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after the deluge

so, today i've decided to be an amateur art reviewer. yesterday, i went to the met to check out the next-to-last day of kara walker's after the deluge exhibition. her stated goal was to explore the horror of hurricane katrina using works from the museum's permanent collection and some of her own work.

upon walking into the exhibit space, i ran into some italian tourists talking - in italian - about hurricane katrina. if i'd ever had any doubts about the incredible scale of the tragedy of katrina, they were laid to rest when i heard these people from another country talking about katrina. granted, i couldn't understand much of what they said other than "katrina," but the fact that they were even talking about...the gulf coast may have been destroyed, but it was not a localized tragedy.

so i took my moleskine and a pen with me to take notes on the exhibition because i was trying to be inspired to write something. i saw that many ms. walker's own pieces in the exhibition were untitled. for some reason, this struck me as strangely powerful...and confident. a couple of years ago, maybe when i was sophomore in college, i had gone to a sunday poetry get-together at abiodun oyeowle's place, and when i told him that the poem i had brought to share with the group was untitled. he responded that my poem is like my child, and a parent that loves her/his child obviously must give her/his child a name. there is much truth to that, but when i saw the strength of ms. walker's work, and that she was confident enough in that strength to believe that the viewer would get the point even without a driving title...

i hoped to get to the place where the words of my poetry would speak for themselves, even without a title. throughout the exhibition, she had placed series of text cards - typewritten 3x5 cards - from her 2001 collection "american primitives." the very first one on display read:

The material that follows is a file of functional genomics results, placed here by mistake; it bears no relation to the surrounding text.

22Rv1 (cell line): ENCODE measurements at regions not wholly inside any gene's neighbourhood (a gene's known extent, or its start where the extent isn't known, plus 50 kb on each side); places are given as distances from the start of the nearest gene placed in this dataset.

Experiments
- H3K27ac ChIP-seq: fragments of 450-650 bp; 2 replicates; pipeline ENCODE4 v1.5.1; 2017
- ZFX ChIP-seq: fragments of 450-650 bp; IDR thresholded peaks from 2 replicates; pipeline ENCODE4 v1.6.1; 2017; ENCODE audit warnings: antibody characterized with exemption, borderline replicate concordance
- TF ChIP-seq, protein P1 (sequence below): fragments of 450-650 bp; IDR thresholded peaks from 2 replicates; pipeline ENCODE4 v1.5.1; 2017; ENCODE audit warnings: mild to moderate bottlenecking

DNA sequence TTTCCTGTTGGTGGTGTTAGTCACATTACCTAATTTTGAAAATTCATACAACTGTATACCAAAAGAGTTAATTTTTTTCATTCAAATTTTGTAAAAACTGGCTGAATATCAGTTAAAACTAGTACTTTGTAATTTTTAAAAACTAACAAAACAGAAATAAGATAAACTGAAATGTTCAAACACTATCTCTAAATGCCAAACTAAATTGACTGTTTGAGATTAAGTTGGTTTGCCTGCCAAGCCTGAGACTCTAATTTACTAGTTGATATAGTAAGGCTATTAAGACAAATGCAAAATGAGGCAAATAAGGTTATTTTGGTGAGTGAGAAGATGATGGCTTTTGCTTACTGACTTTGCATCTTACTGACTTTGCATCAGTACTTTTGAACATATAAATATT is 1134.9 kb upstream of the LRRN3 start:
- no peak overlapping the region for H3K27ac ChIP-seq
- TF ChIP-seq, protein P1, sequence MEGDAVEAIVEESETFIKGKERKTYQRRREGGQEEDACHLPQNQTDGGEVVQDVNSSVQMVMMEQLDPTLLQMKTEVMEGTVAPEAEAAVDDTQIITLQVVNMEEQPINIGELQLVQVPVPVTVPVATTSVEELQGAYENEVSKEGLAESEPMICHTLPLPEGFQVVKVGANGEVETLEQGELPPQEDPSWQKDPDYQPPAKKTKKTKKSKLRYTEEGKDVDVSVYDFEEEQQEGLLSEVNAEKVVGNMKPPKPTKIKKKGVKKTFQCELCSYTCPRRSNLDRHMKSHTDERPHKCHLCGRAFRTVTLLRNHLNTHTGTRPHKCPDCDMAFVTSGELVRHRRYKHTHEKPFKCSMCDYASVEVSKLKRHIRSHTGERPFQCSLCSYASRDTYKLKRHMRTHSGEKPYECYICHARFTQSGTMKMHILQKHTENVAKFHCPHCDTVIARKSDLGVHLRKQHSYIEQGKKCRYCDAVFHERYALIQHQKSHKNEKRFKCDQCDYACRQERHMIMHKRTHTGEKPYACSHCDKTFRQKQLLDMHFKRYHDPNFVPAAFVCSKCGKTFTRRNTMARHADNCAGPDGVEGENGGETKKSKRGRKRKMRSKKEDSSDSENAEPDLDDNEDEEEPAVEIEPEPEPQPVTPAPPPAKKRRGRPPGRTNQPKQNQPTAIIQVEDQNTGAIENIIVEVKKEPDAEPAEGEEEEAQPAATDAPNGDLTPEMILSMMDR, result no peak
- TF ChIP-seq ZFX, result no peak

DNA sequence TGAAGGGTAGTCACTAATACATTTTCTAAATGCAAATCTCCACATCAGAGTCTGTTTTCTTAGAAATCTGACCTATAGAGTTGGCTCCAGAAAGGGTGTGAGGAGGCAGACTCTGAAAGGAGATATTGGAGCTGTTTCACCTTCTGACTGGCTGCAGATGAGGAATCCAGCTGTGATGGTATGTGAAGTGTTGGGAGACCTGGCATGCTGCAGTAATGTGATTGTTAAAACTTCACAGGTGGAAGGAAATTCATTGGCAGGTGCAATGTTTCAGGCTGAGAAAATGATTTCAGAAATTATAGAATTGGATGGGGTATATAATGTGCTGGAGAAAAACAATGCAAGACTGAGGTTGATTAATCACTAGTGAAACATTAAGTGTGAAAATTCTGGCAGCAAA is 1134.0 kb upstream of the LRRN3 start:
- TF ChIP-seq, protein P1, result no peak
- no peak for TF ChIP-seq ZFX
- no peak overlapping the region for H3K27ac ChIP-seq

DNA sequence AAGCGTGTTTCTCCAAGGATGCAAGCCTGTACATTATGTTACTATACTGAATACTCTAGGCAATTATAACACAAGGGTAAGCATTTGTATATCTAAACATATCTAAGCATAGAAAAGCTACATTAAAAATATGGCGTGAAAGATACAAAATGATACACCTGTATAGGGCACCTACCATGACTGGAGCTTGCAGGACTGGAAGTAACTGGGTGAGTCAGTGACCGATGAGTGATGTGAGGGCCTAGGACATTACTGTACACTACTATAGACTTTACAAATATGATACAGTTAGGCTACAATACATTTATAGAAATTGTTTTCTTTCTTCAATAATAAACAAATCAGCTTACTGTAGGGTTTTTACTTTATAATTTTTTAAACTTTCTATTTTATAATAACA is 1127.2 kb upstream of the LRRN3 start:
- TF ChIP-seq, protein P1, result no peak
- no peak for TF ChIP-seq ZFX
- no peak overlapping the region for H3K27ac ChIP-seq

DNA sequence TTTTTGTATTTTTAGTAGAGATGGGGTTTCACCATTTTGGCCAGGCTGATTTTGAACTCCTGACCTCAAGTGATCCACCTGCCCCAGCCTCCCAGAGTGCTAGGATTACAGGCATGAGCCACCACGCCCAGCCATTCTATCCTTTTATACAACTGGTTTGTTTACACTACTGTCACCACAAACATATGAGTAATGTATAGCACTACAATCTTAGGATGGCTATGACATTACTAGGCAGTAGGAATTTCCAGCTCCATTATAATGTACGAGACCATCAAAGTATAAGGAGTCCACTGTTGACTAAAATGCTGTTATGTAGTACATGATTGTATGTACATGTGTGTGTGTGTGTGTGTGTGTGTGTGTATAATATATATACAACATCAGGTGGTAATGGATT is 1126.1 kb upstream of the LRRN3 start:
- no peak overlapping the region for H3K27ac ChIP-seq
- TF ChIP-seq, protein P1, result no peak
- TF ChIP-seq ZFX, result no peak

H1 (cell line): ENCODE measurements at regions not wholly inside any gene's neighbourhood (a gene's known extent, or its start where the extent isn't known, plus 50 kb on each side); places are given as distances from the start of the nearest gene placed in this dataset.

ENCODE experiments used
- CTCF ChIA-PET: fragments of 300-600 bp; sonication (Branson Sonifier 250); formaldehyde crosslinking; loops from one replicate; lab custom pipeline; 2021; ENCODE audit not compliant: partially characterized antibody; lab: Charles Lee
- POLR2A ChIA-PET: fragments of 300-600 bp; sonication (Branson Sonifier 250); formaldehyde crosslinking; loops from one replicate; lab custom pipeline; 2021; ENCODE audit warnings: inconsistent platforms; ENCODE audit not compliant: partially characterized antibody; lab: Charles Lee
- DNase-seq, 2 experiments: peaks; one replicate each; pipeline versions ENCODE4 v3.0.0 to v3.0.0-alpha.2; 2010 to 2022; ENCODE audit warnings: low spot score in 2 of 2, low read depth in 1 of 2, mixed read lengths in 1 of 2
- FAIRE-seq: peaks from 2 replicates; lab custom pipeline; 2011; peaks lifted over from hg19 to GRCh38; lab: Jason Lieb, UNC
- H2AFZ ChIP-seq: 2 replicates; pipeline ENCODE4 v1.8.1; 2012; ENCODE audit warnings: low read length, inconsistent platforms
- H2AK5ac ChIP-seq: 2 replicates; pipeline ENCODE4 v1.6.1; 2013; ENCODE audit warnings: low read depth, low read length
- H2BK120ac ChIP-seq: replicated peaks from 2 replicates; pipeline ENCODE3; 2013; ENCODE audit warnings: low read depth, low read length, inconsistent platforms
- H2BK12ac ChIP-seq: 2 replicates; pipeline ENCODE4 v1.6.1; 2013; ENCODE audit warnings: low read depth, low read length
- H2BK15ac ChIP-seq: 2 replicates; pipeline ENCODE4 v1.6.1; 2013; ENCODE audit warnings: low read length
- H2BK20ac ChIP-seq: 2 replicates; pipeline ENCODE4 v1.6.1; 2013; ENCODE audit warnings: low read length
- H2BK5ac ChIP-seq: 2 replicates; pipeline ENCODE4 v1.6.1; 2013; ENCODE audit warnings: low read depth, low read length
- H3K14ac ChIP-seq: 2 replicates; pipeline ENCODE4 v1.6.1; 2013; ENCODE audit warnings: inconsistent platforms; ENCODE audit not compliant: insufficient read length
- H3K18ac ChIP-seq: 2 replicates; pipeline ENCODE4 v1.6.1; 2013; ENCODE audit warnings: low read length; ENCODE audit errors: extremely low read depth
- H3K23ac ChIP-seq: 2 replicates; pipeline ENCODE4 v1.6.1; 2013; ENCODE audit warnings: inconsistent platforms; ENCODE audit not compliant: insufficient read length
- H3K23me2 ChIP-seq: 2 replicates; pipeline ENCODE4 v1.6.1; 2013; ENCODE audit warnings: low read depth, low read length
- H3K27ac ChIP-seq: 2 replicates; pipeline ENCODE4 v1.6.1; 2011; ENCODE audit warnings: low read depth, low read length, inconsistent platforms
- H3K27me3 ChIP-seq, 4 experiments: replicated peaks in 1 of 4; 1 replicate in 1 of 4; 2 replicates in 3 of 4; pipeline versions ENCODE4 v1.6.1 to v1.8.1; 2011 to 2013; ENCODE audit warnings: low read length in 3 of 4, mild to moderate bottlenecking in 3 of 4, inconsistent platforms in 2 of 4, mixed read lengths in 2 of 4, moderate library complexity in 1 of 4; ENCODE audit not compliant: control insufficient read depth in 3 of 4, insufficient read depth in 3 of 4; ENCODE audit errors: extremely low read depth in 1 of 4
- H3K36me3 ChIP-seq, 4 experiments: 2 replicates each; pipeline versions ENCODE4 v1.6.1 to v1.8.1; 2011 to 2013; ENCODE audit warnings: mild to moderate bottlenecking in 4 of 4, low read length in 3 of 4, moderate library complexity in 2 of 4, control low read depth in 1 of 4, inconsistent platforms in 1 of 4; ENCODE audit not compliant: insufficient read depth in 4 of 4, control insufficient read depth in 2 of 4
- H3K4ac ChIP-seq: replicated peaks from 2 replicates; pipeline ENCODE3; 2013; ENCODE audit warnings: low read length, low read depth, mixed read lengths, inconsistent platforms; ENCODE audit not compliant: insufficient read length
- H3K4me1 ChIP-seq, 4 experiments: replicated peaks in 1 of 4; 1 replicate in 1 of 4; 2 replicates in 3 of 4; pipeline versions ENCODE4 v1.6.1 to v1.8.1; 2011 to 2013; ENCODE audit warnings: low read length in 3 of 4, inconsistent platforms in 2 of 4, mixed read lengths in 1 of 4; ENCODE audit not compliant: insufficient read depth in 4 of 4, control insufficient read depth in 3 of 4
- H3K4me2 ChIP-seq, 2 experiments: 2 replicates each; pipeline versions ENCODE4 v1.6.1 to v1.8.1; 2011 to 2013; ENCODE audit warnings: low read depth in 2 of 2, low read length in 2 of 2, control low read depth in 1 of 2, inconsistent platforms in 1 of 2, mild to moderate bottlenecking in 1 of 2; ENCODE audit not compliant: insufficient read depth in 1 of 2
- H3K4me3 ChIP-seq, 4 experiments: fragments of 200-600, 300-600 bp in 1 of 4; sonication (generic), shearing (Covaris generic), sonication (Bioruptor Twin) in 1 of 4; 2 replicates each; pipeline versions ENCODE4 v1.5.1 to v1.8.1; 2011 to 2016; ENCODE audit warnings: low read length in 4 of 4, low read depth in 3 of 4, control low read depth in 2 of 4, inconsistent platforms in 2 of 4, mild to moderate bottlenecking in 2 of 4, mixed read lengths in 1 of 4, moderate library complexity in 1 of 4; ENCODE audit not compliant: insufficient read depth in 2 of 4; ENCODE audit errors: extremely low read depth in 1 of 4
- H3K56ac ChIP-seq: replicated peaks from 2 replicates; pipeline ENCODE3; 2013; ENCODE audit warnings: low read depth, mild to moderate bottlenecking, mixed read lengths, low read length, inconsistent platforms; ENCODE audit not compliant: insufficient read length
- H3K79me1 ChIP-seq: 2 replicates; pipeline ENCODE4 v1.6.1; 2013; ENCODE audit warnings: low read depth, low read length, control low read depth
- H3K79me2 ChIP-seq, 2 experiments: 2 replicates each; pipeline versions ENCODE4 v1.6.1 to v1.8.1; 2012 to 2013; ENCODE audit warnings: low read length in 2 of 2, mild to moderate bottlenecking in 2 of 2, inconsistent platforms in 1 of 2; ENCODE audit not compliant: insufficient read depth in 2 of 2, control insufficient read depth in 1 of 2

Perhaps Now is the time to
away with
pictures of
trying to

i thought about this little poem for an extremely long time. i felt i had a grasp of what the first 10 lines were saying - the point of this exhibition was not to, say, celebrate human resiliency in the face of disaster. and in light of katrina, some people might have been tempted to mount such a display as a sort of morale boost for the country. after all, that is a big part of the reason why mardi gras went on as before in new orleans.

but the last 4 lines - before/trying to/destroy/them. destroy what? what does them refer to? we are already, presumably, in the act of doing away with these things which engage the pleasure centers, so what are we destroying. i'm still not sure i know. perhaps the them is something that is outside of the language of the poem. i'm still working on figuring it out.

as for the success in evoking a sense of horror - there were definitely pieces on display that evoked that sense of horror more than others. aside from works that displayed the destructive quality of water, there were some that i felt were placed there not because they were horrific, but because they were examples of 19th century cut paper silhouettes, the medium in which ms. walker does a lot of work. then again, there was also an illustrated copy of john warner barber's a history of the amistad captives, and a series of silhouettes by ms. walker depicting the middle passage (a face on a shore waving goodbye and smiling, a person being hurled across a body of water, arriving on a distant shore...) and then i took the entire exhibit to be about the ghost of slavery which haunts america to this day, kinda like the opposite of the bible book of revelation when it talks about the sea giving up its dead...

because it almost seemed, from seeing this exhibition, that the sea sent the hurricane to bring it more bodies.

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About me

  • I'm call me aja
  • From nyc
  • 20something, black, woman, reader, writer, about to be a student again. i think i'd like to be heard (or read). child/grandchild of immigrant folk. yearning to travel. desirous of wisdom. a little bit ordinary, but working at being less so.
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